How to Buy a Broaching Machine


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How to Buy a Broaching Machine

Broaching machines generate a fast and accurate machining process where metal is detached through the use of a broach, a tool with multiple teeth that pushes and pulls through prepared holes. This process of machining holes into other shapes in the part simultaneously for both internal and external or flat contours are utilized today in both large and small plants where broaching machines replicate parts that need to be manufactured swiftly and economically. Usually, the width of each surface can be machined in one pass. The flexibility of broaching enables one to keep errors at a minimum since the process does not generate a lot of heat, so mistakes due to heat are hardly seen. However, with all the benefits, broaching is not an all-purpose process and is generally not recommended for removing large amounts of stock. Machines with dual-rams are made so when one ram is on the cutting stroke, the other is on the return stroke which is executed. rapidly to gain time. Horizontal machines, generally the pull type, are used for internal broaching operations and sometimes for surface jobs with suitable work-holding fixtures. Vertical machines can be either push or pull type, however most surface broaching is done on vertical pull-types.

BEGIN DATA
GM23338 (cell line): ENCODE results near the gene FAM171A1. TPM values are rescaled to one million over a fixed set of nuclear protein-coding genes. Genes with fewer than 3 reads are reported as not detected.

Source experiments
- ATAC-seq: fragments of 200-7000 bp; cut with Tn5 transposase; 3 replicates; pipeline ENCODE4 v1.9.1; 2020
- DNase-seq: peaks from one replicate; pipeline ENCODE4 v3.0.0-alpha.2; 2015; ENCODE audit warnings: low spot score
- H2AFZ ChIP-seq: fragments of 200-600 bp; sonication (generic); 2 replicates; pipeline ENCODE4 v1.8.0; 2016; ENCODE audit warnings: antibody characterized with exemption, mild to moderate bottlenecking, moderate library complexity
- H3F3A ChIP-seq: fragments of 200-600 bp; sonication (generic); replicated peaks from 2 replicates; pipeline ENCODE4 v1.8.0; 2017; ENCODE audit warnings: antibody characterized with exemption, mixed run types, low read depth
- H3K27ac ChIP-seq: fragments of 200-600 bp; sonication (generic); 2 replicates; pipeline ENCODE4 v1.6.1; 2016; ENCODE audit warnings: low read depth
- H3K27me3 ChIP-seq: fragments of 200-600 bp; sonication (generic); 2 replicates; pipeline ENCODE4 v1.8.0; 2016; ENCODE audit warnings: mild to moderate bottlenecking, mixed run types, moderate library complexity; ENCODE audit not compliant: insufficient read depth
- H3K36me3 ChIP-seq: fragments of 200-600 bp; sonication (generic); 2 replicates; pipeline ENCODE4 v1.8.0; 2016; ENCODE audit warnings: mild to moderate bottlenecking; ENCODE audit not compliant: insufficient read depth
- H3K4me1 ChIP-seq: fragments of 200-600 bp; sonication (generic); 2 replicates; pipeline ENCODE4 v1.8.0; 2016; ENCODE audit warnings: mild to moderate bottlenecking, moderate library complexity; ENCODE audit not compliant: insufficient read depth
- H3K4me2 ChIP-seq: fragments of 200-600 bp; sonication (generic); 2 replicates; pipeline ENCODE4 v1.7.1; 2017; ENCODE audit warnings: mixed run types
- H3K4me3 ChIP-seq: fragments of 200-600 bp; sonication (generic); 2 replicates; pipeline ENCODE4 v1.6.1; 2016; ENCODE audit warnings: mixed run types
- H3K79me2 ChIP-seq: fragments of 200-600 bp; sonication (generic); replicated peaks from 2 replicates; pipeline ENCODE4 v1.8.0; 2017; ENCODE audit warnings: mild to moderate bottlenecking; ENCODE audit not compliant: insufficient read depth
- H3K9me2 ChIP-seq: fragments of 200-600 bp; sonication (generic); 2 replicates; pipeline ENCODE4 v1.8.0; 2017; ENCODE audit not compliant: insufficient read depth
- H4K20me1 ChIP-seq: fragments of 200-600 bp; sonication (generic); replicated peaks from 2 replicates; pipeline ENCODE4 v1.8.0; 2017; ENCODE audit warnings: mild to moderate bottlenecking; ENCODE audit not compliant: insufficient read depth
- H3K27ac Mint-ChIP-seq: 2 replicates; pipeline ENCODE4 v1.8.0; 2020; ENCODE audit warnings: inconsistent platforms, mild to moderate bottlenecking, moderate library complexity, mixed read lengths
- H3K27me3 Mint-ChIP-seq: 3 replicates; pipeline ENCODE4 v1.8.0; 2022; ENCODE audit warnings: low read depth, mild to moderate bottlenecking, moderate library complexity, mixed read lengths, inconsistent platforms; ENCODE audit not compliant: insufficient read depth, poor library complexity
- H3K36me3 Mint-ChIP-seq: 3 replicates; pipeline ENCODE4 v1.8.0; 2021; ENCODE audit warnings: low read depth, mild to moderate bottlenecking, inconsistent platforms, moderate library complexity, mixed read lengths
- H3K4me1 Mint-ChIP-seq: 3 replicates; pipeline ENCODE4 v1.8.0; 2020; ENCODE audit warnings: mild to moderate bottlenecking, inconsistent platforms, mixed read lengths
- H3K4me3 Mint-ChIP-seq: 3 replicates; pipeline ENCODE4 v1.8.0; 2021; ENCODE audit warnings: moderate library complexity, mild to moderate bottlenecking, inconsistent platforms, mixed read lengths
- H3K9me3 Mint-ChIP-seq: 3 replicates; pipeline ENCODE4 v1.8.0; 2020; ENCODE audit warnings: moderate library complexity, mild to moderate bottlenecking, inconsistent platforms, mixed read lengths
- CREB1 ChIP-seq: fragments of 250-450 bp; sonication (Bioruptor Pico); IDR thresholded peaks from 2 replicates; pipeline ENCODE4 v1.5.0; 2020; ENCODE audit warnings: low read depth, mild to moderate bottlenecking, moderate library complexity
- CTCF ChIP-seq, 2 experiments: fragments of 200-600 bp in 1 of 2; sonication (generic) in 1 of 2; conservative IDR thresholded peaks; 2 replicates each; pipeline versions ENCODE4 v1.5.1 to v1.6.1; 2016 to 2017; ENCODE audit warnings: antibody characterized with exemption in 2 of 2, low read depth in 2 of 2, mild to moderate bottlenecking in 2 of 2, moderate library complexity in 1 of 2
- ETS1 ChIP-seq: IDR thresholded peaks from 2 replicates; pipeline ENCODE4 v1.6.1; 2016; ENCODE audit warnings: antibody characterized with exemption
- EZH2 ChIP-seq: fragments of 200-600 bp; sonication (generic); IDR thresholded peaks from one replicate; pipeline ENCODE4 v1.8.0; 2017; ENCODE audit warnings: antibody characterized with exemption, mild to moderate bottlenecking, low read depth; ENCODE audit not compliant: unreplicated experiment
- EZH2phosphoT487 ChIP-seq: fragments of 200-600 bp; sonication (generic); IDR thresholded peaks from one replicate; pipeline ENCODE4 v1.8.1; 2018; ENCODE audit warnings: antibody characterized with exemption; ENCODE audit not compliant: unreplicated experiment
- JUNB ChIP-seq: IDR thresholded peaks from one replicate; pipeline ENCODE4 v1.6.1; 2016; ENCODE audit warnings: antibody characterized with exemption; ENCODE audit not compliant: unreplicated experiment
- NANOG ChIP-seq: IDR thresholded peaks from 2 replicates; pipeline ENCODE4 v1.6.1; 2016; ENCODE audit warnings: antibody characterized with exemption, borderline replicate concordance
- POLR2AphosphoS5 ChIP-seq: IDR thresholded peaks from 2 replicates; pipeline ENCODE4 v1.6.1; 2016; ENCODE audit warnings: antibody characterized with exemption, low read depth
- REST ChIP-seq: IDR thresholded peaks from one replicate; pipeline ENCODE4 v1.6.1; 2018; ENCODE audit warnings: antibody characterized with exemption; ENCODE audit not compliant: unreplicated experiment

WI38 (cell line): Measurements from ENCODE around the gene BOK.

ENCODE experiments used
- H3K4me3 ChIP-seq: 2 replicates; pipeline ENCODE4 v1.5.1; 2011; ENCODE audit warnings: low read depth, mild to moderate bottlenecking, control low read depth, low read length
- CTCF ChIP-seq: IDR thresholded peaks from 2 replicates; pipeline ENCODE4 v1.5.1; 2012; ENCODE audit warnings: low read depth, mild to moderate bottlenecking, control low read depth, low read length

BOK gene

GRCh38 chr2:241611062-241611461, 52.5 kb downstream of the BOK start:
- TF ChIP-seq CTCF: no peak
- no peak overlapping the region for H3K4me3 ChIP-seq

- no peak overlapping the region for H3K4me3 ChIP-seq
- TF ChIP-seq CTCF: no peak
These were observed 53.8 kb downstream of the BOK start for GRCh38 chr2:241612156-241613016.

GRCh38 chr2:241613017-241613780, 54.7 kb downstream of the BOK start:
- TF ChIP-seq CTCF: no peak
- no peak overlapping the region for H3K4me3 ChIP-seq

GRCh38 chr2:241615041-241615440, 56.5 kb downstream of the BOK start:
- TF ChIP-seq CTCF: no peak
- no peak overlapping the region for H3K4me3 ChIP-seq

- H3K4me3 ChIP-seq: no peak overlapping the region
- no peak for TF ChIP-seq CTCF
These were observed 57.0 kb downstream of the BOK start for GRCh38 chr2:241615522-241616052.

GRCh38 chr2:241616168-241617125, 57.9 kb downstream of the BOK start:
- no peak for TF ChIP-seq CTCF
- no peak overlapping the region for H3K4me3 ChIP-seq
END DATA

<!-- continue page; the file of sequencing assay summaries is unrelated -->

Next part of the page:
PRINCIPAL PARTS & CLASSIFICATIONS
  • Base - Heavily constructed, rigid main casting that is the mounting point for all machine components.
  • Column - Stands vertically from the back of the bed and is a bearing for a ram to be attached.
  • Ram - Along with the slide assembly, it carries the broach and is mounted in ways on the column's front and moves vertically. For dual-rams there are two rams next to each other both carrying a broach.
  • Motor - Gives vertical reciprocating movement to the slide. Generally a hydraulic system is used, but some models are electromechanical. With hydraulic, a motor powers a pump that drives the ram by hydraulic power going through a network of pipes and valves.
  • Hydraulic power unit - Contains the hydraulic oil reservoir, pumping units and valves. A pumping system that meet JIC standards.
  • Slide - A heavy duty piece with guide slots for rectangular ways.
  • Lubrication system - Connected to the side of the column administering cutting fluid to the cutting area.
  • Work table - Can be hydraulically actuated and 45 degree tilting, otherwise it's in a fixed position.

Broaching machines are available in two models: vertical and horizontal. The horizontal model has the advantage of enabling the operator to reach any part of the machine, especially the work station, and is easily adjustable for stroke in order to meet varying broach lengths. The vertical model takes up little floor space and is usually limited to short stroke models because verticals with long strokes may have a pit or a platform in order for the operator to reach the workstation. Vertical broaches can last up to twice as long as a horizontals since the broach and workpiece is immersed in cutting fluid.